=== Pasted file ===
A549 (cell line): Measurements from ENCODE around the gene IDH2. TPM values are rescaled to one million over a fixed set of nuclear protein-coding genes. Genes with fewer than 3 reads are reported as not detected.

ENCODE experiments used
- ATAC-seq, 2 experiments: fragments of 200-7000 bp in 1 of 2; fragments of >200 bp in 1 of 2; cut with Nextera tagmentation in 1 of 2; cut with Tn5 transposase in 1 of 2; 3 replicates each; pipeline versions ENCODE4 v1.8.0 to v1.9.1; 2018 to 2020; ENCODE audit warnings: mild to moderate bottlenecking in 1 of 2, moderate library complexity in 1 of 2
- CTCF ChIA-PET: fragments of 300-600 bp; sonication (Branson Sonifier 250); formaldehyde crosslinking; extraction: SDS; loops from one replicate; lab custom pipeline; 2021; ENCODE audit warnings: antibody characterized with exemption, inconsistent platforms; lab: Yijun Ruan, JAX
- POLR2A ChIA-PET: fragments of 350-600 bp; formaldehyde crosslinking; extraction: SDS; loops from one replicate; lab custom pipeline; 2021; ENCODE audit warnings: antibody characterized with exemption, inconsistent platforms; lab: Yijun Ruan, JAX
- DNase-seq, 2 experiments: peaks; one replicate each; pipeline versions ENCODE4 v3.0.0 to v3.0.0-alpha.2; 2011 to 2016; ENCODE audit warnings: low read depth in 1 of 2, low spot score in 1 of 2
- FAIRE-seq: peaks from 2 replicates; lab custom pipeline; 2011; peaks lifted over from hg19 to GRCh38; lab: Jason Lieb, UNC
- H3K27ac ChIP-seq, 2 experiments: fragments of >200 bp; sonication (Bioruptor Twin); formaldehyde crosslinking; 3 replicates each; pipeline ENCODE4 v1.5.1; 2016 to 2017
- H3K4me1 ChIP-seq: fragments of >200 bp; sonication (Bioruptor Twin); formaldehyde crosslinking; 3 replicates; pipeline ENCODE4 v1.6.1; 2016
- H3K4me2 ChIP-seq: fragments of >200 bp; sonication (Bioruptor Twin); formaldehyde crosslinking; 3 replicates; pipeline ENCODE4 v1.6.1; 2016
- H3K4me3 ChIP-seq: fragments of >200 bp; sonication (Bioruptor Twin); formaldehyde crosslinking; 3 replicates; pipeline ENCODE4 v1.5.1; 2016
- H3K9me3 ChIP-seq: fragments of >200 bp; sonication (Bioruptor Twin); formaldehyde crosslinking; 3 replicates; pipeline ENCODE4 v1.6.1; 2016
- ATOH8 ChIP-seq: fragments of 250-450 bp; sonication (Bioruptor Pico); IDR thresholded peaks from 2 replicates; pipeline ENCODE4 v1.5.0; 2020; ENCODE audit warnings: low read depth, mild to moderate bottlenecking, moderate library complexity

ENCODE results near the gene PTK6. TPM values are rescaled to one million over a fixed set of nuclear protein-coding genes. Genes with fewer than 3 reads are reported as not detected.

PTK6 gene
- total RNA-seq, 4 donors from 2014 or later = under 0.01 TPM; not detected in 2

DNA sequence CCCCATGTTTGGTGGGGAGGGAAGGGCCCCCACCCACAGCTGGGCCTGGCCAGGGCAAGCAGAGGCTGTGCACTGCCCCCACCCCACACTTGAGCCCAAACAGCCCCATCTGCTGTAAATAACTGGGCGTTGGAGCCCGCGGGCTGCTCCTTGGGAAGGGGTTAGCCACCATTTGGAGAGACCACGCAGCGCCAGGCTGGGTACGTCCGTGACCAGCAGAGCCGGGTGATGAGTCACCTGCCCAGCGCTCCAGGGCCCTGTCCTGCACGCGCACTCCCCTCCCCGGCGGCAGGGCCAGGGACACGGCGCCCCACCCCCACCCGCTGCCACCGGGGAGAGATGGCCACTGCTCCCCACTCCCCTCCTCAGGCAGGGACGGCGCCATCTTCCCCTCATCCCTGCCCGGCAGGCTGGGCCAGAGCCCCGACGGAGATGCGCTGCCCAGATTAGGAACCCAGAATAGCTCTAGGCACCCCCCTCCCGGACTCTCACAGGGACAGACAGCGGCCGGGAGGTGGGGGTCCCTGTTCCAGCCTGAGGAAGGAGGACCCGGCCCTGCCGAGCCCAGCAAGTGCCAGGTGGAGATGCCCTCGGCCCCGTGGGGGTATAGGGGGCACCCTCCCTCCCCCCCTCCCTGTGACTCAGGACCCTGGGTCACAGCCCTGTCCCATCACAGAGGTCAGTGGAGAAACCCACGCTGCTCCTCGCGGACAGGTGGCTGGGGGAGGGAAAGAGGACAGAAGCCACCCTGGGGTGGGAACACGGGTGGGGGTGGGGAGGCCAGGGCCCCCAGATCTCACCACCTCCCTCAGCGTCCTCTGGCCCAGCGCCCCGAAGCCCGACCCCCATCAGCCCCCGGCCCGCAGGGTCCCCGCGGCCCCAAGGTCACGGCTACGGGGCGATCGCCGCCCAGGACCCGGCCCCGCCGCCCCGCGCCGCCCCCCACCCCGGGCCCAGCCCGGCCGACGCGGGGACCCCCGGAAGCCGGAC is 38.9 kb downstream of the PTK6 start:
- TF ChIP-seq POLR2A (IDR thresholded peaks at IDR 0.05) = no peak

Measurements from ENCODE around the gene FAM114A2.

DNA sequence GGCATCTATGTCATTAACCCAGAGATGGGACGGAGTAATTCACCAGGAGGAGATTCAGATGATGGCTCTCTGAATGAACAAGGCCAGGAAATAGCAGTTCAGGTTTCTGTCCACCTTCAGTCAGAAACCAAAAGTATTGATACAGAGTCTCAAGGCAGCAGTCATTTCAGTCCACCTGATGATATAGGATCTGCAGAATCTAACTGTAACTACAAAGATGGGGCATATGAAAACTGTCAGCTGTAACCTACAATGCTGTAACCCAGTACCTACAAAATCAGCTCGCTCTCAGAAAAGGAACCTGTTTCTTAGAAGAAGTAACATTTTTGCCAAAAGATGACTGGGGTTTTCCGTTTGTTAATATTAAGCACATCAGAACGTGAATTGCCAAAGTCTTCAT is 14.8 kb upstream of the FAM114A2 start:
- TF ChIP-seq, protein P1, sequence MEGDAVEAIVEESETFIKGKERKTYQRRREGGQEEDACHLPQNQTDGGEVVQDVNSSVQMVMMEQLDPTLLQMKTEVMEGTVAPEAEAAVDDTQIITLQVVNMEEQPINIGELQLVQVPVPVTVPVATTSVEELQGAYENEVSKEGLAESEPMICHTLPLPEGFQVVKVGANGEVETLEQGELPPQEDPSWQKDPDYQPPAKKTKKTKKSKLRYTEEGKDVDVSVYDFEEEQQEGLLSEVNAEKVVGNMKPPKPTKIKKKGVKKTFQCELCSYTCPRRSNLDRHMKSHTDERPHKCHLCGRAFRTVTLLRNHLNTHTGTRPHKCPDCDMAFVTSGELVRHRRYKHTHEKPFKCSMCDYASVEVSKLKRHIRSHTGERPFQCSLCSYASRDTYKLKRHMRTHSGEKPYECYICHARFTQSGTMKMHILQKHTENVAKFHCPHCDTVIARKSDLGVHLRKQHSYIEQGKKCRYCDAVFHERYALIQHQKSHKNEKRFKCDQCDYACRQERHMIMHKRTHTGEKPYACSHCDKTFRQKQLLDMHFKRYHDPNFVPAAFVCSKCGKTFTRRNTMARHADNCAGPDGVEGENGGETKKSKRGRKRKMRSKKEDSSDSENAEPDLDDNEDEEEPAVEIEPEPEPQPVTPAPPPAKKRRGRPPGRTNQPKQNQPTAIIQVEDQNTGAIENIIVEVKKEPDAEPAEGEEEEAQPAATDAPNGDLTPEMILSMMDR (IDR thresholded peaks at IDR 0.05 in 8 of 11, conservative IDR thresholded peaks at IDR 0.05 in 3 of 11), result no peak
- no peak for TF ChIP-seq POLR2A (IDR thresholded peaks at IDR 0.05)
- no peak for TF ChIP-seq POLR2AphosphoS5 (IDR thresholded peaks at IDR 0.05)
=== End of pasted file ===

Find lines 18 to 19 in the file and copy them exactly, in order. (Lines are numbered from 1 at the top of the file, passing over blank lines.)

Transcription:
- TF ChIP-seq POLR2A (IDR thresholded peaks at IDR 0.05) = no peak

Measurements from ENCODE around the gene FAM114A2.